An investigation into the emergence of the anarcho-punk scene of the 1980s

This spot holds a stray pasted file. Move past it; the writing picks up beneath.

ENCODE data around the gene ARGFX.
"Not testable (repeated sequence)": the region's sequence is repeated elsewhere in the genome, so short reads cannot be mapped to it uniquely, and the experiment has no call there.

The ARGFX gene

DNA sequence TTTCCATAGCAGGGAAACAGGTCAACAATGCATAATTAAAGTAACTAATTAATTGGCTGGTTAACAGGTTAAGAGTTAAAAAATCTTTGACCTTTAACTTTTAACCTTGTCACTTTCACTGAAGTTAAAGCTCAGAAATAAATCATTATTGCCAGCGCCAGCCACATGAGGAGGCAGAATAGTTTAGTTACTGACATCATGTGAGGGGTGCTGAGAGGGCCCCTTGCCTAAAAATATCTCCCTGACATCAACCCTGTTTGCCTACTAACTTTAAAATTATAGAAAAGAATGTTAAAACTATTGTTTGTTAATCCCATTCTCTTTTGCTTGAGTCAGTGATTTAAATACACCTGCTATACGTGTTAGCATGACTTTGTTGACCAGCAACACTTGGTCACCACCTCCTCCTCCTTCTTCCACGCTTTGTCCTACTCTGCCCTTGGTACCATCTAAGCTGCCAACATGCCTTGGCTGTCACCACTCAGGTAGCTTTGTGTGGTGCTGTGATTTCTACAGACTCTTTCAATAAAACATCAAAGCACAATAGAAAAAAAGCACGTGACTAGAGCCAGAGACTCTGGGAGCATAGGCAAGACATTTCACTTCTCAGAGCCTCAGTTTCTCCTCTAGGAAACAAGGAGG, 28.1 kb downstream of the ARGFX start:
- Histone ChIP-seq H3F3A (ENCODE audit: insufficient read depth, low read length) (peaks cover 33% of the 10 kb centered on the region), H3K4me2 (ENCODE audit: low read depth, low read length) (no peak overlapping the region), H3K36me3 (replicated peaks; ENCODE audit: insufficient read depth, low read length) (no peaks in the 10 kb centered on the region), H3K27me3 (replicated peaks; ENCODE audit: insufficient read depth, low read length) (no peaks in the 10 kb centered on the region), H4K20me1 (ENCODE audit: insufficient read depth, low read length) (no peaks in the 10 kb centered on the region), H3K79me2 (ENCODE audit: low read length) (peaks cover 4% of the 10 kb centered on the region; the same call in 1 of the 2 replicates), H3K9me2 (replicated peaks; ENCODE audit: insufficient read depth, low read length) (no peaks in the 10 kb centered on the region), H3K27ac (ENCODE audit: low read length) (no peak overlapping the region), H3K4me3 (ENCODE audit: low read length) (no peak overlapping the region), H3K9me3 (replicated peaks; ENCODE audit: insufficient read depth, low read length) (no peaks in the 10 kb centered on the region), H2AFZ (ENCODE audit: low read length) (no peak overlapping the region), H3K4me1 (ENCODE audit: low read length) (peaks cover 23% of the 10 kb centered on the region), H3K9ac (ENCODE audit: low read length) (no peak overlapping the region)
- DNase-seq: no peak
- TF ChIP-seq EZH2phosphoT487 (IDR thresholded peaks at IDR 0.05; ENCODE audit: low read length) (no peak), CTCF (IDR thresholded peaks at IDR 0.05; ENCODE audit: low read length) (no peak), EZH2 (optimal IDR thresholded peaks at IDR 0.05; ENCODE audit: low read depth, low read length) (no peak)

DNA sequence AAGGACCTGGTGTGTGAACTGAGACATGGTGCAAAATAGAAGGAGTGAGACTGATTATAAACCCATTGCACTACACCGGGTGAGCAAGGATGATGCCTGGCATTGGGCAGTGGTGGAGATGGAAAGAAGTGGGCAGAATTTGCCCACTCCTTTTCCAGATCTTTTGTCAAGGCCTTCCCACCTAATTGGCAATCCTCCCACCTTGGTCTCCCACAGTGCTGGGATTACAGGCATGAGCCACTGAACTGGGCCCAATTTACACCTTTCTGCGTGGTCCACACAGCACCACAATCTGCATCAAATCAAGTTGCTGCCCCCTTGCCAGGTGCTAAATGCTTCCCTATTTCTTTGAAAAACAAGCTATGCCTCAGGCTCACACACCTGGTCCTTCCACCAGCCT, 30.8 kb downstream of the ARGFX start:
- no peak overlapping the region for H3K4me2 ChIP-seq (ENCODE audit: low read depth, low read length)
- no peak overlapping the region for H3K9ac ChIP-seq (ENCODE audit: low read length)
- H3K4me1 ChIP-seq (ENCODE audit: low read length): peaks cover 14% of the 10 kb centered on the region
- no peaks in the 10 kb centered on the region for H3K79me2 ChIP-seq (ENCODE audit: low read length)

This thesis aims to investigate the way in which anarchism - both as a means of theoretical political dissent as well as a practical tool of shock - was transformed from the `chaotic' intent of first wave punk towards a more informed political ideology in the emerging `anarcho-punk' scene of the 1980s. In particular, I wish to explore the way in which ideas surrounding `anarcho' and `punk' were fused together so as to provide a space where individuals could develop a more `informed lifestyle' in expressing a subversive distaste towards corporate forms of oppression such as multinationals, governments and the police. Chapter one will provide an overview of punk within a wider history of political and philosophical dissent, exploring ideas that link it to a continuing thread of agitation akin to groups such as the Campaign for Nuclear Disarmament and Situationism. This debate will be further explored in chapter two. With particular attention to the music of the Sex Pistols, I wish to explore the extent to which the break down of the post-war consensus, and the resultant economic crisis in Britain in the 1970s, nurtured a social, political and musical environment for first wave punk to flourish. The anarcho-punk scene proper is introduced in the main body of this work. Here, I will turn primarily to the way in which the musical characteristics of the anarchopunk movement encompass the twin ideals of `punk' and `anarchism' so as to provide a new form of organised dissent towards a capitalist system seen to embody oppression and uniformity. In particular, I wish to explore the extent to which the practical realities of applying a complex political system such as anarchism had repercussions on the transformation of the British punk scene as a whole.